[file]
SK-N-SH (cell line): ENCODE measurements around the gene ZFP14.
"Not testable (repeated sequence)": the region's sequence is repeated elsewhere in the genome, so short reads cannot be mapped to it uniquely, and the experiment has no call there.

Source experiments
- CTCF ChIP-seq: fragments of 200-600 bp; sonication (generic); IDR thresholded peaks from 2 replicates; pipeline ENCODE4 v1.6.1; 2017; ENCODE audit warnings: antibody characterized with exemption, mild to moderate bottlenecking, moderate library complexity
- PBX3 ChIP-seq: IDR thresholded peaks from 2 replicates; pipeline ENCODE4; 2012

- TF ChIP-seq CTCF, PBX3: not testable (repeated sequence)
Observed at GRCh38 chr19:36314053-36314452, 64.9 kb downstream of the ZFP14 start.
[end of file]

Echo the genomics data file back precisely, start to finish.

SK-N-SH (cell line): ENCODE measurements around the gene ZFP14.
"Not testable (repeated sequence)": the region's sequence is repeated elsewhere in the genome, so short reads cannot be mapped to it uniquely, and the experiment has no call there.

Source experiments
- CTCF ChIP-seq: fragments of 200-600 bp; sonication (generic); IDR thresholded peaks from 2 replicates; pipeline ENCODE4 v1.6.1; 2017; ENCODE audit warnings: antibody characterized with exemption, mild to moderate bottlenecking, moderate library complexity
- PBX3 ChIP-seq: IDR thresholded peaks from 2 replicates; pipeline ENCODE4; 2012

- TF ChIP-seq CTCF, PBX3: not testable (repeated sequence)
Observed at GRCh38 chr19:36314053-36314452, 64.9 kb downstream of the ZFP14 start.